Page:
Ajamber Soy of Punnibudi village in Jharkhand had been rearing tasar since 1998, using traditional practices learnt from his father. Like many others around him, Ajamber too looked at the traditional trade of tasar rearing as a loss-making venture, signified by low and unsure returns for the families who practiced it. In spite of his deep interest in trying to better the situation he was not sure how to go ahead. His opportunity came when PRADAN started working in his village. PRADAN highlighted the practices and areas in tasar cultivation that needed improvement in the light of technological advancement, and suggested new methods of silkworm rearing and silkworm seed production. This convinced Ajamber When PRADAN called for volunteers for training in 2004, Ajamber readily agreed and visited Godda to gain exposure to new methods of tasar rearing being promoted by PRADAN. He quickly picked up the modern and improved techniques of tasar sericulture from PRADAN. Back home Ajamber talked to fellow tasar rearers in his village and the neighbouring ones into forming a tasar Vikas Samiti to promote modern tasar rearing. Members of his Azad Jharkhand Samiti took their first crop in July 2004 using Disease Free Layings (DFL – infection free tasar eggs) sourced from Godda. The crop did not do as well as Ajamber had expected due to bad weather. Ajamber then persuaded his Samiti that they should set up a grainage and produce DFLs locally. The Samiti members pitched in to build a grainage and chose Ajamber to run it. PRADAN trained him to use the microscope to examine moths for diseases and in other routines of running a modern grainage. In 2005, the first year of setting up a grainage locally, Ajamber and two other Samiti members reared 600 DFLs to produce seed cocoons. Besides looking after his own crop Ajamber would help fellow Samiti members in rearing. That season he produced 3850 DFLs. His business grew steadily. In 2007 Ajamber supplied 14,000 DFLs from his grainage for the commercial crop locally and sold 8,850 DFLs to outsiders. This fetched him Rs 107,500 net of costs in just one month. His rearers were not far behind. They produced about 5 lakh cocoons, earning Rs 764,000. Out of the income, 15 rearers bought pump sets and two others bought power tillers. With their persistence and perseverance, Ajamber and his Samiti members have set new bench marks in tasar rearing and opened the way for a secure livelihood. Ajamber is now working to build a grainage of his own to meet the requirement of DFLs in nearby areas of Kuchai and Arwan.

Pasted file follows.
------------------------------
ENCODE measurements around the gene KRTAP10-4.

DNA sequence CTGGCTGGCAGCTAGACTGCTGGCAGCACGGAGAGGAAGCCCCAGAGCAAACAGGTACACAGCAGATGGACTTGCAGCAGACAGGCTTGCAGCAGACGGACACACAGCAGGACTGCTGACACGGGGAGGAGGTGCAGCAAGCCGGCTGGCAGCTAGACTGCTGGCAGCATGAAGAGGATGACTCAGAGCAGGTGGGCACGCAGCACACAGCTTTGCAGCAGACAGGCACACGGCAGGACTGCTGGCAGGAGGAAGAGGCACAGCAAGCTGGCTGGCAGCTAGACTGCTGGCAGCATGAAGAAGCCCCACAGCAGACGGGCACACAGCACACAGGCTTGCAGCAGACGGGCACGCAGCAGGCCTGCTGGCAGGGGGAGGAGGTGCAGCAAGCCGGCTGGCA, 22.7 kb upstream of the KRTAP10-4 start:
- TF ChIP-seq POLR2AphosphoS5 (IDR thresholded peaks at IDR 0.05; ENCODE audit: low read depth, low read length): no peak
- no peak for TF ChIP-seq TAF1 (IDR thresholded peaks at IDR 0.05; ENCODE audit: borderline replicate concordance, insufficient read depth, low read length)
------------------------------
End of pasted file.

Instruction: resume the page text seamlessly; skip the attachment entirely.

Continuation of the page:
An entrepreneur by nature, Ajamber made the best use of the opportunities that came his way. He received assistance for procurement of required rearing and grainage equipments from PRADAN. He also mobilised loans from financial institutions for his venture. Buoyed by the support which he received, Ajamber scaled up his level of production over the years. Today he has an annual turnover of over Rs. one Lakh from his grainage, Ajamber, today, has employed eight people in his grainage, and provides them a decent living. He also provides training in silkworm rearing to the youth of his village so that they take up a remunerative livelihood in the village itself and lead a life of dignity. His success has not only created a positive impact on his life, but also on others’ lives resulting in the overall economic progress and welfare of his village. He now plans to set up a plant with turnkey facilities, right from rearing of silkworms to manufacturing silk. In the year 2008 Ajamber was declared the National Winner in the Citigroup Micro Entrepreneur Awards Programme.